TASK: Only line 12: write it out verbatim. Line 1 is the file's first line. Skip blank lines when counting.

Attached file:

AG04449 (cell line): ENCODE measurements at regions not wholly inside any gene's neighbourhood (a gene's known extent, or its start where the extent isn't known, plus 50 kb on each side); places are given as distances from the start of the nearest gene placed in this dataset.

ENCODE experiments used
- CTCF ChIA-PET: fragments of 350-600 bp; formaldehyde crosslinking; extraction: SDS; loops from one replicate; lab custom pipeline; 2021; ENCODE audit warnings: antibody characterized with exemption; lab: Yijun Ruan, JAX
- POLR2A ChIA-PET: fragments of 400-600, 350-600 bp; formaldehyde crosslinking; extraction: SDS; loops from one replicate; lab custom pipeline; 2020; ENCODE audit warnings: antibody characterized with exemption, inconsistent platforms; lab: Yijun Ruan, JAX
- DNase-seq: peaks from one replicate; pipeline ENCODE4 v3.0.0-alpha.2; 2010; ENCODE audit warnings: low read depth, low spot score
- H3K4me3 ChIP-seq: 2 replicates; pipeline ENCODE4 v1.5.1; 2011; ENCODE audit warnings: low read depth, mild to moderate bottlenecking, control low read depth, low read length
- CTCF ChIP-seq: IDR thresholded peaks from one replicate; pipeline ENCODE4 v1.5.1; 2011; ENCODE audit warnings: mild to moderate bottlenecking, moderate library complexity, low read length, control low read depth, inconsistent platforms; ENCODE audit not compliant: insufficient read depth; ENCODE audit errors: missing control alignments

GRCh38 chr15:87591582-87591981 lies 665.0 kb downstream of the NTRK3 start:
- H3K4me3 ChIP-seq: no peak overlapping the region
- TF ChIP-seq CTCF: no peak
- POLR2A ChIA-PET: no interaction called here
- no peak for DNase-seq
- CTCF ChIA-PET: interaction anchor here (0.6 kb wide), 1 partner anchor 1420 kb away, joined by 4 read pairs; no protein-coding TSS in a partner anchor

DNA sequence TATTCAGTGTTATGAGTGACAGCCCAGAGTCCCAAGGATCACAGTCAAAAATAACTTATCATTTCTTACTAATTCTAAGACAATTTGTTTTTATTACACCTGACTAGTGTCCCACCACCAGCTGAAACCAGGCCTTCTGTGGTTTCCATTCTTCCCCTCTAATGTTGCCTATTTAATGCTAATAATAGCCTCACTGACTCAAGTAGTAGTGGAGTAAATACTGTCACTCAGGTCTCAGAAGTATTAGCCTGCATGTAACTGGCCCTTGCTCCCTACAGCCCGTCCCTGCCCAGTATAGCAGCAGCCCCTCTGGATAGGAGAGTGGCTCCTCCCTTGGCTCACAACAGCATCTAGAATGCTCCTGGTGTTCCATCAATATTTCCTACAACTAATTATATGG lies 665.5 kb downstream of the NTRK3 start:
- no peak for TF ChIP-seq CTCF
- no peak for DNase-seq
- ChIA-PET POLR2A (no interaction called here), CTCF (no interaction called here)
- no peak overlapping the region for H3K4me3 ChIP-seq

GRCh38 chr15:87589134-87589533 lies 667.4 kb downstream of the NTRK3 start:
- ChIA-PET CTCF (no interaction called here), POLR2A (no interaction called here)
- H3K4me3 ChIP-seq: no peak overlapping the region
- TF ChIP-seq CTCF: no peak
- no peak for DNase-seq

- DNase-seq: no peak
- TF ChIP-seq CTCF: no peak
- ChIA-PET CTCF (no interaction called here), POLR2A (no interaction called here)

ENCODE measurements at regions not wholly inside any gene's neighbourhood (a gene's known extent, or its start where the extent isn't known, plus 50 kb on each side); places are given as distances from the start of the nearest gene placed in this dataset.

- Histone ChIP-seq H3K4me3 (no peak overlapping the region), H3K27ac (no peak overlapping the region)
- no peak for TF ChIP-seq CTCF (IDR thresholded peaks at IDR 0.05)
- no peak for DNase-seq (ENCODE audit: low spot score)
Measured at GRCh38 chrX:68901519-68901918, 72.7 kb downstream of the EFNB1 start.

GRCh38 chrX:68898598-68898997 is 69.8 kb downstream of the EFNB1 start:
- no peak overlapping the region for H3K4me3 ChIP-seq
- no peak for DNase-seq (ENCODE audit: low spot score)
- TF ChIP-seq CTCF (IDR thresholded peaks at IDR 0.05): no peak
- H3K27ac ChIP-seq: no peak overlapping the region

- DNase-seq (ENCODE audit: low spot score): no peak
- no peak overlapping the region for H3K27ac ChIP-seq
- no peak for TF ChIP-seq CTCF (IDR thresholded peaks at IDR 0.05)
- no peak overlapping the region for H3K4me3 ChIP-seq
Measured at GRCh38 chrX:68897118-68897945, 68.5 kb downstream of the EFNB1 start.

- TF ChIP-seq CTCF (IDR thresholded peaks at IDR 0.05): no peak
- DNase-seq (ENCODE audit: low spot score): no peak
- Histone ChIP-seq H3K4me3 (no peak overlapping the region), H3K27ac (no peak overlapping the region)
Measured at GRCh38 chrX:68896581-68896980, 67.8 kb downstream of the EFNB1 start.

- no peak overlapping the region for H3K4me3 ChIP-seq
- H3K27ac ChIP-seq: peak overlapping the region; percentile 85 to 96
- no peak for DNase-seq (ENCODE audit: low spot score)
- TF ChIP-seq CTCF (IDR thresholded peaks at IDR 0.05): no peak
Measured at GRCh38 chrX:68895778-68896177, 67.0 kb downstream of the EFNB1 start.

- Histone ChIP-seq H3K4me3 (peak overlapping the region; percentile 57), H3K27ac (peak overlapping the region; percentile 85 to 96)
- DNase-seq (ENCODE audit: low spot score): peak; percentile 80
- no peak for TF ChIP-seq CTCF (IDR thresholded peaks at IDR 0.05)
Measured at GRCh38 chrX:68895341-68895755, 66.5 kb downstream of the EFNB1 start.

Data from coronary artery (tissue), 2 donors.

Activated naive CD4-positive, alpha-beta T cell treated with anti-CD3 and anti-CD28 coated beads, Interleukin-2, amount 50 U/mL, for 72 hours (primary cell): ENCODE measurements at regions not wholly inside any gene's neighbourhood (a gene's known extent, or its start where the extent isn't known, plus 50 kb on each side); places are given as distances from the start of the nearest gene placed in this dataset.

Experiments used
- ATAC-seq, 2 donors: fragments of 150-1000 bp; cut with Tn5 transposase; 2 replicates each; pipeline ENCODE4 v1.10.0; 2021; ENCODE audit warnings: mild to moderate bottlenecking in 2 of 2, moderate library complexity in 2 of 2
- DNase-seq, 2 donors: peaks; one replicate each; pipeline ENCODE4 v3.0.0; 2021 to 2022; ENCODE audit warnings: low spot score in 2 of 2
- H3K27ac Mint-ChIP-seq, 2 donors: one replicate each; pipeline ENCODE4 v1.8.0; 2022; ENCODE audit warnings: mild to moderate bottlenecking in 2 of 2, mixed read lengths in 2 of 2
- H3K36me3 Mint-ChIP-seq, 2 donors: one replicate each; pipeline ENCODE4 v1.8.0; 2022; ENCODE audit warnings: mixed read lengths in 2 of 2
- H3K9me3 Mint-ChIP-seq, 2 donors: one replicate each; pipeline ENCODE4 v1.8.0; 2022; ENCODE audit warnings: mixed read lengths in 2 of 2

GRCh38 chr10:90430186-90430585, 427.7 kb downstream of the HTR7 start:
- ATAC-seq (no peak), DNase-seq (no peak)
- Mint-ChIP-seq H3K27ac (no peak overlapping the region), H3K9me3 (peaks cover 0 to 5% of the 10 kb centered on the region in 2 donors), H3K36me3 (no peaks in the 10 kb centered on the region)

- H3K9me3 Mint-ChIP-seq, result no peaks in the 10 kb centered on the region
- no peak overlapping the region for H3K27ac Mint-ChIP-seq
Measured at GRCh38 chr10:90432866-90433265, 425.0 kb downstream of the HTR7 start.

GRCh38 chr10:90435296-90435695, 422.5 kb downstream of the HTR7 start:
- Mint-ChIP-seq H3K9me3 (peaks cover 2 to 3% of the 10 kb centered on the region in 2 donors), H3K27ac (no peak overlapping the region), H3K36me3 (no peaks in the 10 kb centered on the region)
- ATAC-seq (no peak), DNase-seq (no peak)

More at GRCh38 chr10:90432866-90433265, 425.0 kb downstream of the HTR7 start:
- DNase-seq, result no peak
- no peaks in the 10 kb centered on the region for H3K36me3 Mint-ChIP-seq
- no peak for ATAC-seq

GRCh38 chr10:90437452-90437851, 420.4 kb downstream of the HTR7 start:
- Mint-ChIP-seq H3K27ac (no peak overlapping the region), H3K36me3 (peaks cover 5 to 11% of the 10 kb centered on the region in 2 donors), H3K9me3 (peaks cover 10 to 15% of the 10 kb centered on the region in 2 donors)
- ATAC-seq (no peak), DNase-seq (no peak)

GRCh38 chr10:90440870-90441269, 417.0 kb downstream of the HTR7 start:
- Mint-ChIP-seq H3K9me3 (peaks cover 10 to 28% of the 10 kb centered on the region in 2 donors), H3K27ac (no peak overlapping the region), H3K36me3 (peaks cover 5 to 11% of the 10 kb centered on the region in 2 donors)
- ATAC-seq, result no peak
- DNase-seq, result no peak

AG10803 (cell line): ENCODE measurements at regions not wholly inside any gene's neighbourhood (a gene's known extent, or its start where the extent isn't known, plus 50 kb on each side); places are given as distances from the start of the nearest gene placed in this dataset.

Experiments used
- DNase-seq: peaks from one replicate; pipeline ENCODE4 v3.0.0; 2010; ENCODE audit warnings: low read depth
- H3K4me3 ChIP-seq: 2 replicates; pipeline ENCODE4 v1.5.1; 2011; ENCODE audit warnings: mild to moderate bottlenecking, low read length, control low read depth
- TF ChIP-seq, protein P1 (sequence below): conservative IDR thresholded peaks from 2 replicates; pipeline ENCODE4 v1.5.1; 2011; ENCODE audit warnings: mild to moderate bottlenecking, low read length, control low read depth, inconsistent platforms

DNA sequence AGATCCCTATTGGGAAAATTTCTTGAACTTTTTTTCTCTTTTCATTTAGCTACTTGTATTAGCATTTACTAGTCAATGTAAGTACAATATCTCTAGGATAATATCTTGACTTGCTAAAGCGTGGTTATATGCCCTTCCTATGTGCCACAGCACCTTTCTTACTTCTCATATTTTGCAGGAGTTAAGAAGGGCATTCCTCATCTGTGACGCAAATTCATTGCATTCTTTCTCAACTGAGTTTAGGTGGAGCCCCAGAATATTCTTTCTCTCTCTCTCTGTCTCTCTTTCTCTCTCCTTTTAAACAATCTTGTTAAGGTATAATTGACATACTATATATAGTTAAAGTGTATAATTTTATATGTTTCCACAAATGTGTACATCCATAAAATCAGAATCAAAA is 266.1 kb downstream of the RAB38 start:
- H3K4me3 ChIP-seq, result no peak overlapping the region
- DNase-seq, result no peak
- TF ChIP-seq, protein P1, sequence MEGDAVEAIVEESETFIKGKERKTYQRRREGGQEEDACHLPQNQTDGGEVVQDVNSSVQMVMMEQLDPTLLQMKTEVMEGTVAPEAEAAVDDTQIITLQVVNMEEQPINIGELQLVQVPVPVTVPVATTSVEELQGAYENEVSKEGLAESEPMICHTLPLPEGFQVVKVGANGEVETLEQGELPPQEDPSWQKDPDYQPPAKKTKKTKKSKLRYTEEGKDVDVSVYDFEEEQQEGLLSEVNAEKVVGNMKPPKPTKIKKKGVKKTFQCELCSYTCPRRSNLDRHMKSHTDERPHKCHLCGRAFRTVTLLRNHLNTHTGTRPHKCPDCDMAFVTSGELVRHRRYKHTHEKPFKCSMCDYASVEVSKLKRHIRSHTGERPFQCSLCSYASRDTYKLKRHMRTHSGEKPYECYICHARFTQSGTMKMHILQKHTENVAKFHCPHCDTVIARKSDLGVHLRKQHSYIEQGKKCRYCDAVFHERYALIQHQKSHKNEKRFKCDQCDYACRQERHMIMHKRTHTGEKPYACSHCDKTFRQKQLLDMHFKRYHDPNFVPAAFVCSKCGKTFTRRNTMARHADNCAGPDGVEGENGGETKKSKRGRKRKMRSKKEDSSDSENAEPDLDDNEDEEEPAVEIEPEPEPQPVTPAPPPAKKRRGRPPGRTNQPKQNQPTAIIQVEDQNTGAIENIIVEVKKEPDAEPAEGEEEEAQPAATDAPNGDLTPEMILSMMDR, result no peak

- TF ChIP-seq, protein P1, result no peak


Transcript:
- no peak for DNase-seq